In the Ancient Greek world (the world of Socrates, Plato, and Aristotle, often regarded as the birthplace of philosophy) a “symposium” was a banquet held after a meal, an “after party” of sorts that usually included drinking, dancing, recitals and engaging conversations on the topics of the day.
For our purposes in this course, the Symposium discussions will not involve dancing, recitals or a banquet, but they will provide food for thought on current ethical issues and direct application of the ethical theory discussed in each of these weeks.
It is almost impossible these days to turn on the news or log onto social media without encountering a controversy that cries out for ethical discussion. For these Symposium discussions, your instructor will choose a topic of current ethical interest and a resource associated with it for you to read or watch. Your task is to consider how the ethical theory of the week might be used to examine, understand or evaluate the issue.
This week, you will consider how deontology applies to a controversy, dilemma, event, or scenario selected by your instructor. It is a chance for you to discuss together the ethical issues and questions that it raises, your own response to those, and whether that aligns with or does not align with a deontological approach. The aim is not to simply assert your own view or to denigrate other views, but to identify, evaluate, and discuss the moral reasoning involved in addressing the chosen issue.
Your posts should remain focused on the ethical considerations, and at some point in your contribution you must specifically address the way someone with a deontological view would approach this issue by explaining and evaluating that approach.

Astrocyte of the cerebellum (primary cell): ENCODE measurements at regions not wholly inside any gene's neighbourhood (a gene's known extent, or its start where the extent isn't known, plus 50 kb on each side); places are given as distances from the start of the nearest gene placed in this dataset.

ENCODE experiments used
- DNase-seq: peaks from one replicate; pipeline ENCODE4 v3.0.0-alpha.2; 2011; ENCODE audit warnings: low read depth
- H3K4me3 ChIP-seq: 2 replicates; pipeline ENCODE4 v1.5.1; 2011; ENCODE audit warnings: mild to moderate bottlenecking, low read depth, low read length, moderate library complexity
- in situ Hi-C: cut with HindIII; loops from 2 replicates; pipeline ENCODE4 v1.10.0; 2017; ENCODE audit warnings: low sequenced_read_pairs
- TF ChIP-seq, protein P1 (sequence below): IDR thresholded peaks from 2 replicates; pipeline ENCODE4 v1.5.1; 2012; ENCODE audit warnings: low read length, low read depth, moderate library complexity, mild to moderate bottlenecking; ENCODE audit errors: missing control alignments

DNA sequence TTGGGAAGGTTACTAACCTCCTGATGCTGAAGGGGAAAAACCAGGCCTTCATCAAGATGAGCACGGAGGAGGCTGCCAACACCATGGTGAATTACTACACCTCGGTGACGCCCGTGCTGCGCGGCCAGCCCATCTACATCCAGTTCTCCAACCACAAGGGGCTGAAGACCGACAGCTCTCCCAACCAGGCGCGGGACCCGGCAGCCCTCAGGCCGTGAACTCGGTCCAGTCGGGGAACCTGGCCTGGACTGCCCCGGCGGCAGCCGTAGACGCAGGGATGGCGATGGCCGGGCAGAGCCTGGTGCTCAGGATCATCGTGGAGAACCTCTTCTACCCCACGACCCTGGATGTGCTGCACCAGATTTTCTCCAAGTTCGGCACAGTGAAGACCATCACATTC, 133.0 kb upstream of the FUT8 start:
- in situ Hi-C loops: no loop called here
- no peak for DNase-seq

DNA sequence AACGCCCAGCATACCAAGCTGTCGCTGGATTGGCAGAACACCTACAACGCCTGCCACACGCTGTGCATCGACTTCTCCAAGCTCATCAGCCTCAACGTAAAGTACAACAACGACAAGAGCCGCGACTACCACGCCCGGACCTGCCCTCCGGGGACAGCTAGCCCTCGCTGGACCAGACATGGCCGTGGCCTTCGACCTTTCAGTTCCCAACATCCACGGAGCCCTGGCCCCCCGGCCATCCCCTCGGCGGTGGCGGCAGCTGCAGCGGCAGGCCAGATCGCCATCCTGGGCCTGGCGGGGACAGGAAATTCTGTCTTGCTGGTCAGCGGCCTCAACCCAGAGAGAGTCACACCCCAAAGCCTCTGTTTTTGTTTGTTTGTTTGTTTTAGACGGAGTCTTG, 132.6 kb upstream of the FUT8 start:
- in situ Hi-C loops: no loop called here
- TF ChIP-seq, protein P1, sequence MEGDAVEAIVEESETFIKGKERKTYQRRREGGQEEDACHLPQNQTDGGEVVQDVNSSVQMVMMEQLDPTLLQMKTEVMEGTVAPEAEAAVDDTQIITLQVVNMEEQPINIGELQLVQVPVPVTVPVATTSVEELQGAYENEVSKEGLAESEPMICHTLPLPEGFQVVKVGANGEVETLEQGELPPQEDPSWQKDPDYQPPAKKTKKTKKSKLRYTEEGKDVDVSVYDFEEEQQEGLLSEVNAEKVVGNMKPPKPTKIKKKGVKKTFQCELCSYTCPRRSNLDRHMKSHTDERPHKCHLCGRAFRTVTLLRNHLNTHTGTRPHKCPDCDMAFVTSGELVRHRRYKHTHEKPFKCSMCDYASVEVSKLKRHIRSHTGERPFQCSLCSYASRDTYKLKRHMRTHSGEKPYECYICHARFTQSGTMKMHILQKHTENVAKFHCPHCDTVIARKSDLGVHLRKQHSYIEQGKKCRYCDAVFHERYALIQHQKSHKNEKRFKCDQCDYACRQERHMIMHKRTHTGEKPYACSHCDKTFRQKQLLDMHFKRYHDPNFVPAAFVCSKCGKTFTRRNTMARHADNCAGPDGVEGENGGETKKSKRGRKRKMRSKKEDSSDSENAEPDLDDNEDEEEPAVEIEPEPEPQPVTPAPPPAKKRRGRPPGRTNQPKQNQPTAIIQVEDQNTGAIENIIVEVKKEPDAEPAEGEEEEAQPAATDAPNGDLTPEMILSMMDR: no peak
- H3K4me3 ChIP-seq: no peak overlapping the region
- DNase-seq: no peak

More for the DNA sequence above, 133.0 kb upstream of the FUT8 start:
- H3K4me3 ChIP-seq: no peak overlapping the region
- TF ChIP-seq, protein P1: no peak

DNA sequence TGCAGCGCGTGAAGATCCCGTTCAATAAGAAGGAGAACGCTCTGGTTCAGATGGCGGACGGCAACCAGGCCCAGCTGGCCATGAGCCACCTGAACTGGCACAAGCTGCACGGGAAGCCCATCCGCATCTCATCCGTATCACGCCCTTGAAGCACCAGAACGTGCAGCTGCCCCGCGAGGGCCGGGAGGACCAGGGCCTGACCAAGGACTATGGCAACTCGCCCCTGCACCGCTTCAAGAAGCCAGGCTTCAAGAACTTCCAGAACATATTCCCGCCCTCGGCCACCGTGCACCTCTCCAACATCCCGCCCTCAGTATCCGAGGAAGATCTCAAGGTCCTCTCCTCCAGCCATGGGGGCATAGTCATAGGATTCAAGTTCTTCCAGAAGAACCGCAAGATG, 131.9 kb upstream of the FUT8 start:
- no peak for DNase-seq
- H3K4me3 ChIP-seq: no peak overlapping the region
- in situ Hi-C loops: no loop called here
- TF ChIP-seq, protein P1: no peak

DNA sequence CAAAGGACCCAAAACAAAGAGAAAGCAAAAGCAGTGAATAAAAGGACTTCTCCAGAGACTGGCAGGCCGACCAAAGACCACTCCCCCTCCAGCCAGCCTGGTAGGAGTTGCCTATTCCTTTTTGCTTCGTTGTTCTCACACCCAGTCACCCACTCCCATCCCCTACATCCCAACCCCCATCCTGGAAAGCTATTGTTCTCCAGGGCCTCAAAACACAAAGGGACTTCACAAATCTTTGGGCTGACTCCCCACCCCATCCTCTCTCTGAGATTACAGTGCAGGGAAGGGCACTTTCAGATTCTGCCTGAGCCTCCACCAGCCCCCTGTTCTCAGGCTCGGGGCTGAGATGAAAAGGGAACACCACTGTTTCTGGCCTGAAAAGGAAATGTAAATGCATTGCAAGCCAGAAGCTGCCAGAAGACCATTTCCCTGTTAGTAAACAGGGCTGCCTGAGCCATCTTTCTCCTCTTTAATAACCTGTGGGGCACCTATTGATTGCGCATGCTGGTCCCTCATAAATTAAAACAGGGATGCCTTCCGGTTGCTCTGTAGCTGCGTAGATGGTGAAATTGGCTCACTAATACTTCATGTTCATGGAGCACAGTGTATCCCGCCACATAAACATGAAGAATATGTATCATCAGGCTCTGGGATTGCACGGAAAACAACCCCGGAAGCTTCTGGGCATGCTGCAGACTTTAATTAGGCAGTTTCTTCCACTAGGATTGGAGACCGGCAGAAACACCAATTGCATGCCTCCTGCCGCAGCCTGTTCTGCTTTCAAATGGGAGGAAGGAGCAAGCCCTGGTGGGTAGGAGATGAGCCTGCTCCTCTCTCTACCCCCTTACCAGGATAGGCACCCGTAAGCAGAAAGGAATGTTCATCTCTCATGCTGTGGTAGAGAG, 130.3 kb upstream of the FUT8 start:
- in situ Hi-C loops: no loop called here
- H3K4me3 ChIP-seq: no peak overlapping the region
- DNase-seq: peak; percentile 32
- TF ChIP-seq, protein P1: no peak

If you have a position, you should strive to provide reasons in defense of that position.
When responding to peers, you should strive to first understand the reasons they are offering before challenging or critiquing those reasons. One good way of doing this is by summarizing their argument before offering a critique or evaluation.
o ensure that your initial post starts its own unique thread, do not reply to this post. Instead, please click the "Reply" link above this post.
Please read the description above and/or watch the video explaining the symposium and its requirements. If you are still unsure about how to proceed with the discussion, please contact your instructor.
This week, we will consider how deontology applies to immigration.
Please familiarize yourself with the basic immigration laws in the United States. What are the duties of someone wanting to come into the this country? What are the duties of the United States regarding illegal immigration? Should these laws be changed based upon the categorical imperative? Why/why not?
Your approach to this symposium discussion can be a bit more open-ended than the main discussion, remembering that our main goal is to work together to identify the main ethical questions and considerations, evaluate the strengths and weaknesses of the reasons for different positions one might hold, and come to a better understanding of deontological theory.